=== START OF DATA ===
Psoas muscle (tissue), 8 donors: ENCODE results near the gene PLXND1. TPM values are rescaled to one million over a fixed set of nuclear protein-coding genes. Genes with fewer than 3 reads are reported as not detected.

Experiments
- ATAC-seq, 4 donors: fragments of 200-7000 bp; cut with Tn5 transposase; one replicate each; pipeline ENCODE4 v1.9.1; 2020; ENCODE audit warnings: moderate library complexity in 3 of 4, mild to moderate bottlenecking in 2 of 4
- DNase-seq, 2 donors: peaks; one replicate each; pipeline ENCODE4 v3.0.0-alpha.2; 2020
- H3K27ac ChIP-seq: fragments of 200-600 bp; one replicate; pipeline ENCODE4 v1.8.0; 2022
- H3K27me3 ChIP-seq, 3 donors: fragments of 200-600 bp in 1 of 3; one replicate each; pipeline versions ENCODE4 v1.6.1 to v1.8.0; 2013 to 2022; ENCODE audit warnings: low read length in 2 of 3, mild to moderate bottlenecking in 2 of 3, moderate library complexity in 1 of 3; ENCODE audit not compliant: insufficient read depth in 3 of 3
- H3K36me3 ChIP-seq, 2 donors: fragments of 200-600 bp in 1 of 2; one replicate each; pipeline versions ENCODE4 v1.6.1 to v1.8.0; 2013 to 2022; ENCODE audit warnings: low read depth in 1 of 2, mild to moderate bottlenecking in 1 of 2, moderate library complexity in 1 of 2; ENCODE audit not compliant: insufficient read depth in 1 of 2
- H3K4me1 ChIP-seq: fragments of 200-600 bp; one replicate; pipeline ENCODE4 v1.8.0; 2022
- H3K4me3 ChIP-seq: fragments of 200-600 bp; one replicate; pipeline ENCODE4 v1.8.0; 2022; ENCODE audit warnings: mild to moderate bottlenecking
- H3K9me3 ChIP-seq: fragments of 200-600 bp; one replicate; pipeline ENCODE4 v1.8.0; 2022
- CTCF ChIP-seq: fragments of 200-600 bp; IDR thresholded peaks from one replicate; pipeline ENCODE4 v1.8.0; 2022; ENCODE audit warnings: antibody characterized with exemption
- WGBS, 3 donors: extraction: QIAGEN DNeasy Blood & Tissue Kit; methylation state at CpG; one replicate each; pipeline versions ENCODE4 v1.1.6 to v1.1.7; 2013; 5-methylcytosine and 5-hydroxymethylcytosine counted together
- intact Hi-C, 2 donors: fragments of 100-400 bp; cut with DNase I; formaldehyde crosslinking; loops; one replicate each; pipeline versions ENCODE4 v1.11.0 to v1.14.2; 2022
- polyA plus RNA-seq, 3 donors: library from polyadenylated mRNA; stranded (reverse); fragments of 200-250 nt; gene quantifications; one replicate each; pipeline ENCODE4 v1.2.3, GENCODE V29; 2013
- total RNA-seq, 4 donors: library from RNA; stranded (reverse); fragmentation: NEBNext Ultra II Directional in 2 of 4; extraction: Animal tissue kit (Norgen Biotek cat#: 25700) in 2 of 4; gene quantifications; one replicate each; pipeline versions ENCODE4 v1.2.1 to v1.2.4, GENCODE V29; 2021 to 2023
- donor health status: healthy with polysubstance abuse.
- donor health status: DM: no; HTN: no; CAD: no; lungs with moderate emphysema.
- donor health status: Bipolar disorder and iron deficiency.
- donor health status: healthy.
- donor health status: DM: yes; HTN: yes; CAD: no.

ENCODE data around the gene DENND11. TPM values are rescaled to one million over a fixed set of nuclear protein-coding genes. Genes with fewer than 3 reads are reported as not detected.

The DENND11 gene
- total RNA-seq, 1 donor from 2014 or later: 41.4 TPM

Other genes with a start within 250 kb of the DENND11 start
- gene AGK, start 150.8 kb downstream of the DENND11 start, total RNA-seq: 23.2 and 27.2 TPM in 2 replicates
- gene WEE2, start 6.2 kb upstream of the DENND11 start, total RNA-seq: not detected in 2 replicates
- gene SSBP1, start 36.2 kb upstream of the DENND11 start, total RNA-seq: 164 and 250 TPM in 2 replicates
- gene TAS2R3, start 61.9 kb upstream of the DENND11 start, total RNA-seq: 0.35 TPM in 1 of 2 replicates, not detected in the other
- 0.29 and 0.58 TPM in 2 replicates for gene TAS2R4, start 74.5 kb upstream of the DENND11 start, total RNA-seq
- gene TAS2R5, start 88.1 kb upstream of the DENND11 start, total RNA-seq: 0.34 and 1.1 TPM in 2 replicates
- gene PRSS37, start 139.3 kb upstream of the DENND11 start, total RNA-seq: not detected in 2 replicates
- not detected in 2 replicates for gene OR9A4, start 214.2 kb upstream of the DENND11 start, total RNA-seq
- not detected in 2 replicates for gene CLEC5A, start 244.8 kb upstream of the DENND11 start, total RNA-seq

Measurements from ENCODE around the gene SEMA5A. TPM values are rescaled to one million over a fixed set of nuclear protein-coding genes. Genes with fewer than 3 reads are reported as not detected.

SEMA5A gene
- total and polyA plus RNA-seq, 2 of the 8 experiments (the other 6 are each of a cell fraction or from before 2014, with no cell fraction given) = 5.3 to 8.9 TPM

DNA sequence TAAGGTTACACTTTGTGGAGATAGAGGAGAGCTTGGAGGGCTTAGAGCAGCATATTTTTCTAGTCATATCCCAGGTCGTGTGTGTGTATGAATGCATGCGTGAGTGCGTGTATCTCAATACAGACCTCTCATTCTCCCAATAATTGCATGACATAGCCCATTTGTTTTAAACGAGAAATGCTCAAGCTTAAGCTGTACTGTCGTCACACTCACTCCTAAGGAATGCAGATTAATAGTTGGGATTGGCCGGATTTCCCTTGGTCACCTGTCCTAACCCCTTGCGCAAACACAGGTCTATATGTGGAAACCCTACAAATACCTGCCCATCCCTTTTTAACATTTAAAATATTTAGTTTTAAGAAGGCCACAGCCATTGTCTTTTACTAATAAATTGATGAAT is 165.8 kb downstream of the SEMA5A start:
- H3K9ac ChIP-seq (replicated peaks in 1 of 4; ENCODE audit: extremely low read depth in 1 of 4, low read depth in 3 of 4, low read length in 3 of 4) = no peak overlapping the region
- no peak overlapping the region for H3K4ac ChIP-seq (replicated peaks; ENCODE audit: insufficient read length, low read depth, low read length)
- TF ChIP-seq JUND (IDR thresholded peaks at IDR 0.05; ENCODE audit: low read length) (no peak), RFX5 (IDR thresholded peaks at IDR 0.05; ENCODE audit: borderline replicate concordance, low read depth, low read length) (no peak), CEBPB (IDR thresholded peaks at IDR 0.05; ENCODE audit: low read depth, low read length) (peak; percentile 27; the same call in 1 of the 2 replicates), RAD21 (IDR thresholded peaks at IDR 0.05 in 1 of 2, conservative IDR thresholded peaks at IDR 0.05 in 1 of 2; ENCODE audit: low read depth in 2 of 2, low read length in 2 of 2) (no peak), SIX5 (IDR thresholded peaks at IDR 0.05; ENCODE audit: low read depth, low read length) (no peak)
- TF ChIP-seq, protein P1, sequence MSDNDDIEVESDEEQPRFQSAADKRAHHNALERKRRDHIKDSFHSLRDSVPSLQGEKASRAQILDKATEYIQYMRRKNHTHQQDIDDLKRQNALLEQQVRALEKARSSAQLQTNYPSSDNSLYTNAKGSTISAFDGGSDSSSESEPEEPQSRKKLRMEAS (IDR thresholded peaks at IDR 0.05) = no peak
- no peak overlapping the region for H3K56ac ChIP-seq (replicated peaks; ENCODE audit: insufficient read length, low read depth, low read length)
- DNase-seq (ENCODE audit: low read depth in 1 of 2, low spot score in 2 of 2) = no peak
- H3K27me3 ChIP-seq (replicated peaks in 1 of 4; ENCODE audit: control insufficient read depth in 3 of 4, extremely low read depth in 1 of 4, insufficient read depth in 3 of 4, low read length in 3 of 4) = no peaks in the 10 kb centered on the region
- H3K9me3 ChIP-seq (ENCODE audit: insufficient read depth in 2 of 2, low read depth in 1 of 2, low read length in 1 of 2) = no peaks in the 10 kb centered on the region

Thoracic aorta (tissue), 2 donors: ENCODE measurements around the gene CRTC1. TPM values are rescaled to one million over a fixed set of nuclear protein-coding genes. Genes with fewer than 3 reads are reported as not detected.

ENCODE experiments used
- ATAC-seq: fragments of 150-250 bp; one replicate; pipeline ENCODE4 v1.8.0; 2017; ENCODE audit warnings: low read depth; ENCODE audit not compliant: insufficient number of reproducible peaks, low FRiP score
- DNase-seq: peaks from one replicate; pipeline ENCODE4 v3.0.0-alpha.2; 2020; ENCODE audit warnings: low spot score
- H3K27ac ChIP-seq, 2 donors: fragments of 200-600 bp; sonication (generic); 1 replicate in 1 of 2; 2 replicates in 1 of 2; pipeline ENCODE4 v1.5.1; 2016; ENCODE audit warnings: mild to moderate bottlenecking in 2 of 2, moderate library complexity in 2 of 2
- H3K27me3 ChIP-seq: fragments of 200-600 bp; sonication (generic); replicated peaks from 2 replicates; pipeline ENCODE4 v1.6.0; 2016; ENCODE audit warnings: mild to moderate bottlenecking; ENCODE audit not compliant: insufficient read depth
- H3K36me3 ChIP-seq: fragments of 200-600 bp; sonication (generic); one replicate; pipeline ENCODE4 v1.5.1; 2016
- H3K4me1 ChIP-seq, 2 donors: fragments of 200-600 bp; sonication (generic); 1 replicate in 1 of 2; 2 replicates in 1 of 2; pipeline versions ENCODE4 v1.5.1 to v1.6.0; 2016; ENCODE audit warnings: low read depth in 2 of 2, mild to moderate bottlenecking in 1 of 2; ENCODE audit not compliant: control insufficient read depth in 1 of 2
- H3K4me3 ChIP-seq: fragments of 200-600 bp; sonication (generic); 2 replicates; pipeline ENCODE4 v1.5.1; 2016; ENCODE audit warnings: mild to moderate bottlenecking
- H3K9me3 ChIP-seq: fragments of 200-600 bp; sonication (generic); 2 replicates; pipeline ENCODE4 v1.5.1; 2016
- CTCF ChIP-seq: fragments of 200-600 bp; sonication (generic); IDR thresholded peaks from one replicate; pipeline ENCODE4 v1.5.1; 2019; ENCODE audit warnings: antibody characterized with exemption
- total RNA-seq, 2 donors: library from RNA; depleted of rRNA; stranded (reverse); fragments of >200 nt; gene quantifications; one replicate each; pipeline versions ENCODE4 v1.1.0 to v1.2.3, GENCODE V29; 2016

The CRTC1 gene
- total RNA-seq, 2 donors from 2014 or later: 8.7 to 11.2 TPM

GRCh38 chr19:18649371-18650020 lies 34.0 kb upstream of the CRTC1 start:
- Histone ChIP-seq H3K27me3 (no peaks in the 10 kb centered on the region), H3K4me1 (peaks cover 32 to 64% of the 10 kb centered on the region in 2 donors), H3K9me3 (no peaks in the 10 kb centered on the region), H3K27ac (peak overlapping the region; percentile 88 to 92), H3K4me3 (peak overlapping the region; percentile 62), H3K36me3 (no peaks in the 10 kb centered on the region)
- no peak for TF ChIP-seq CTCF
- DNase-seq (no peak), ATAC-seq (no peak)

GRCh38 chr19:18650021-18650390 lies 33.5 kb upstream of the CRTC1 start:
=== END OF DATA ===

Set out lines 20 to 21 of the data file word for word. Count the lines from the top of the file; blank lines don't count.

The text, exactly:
- donor health status: DM: yes; HTN: yes; CAD: no.

ENCODE data around the gene DENND11. TPM values are rescaled to one million over a fixed set of nuclear protein-coding genes. Genes with fewer than 3 reads are reported as not detected.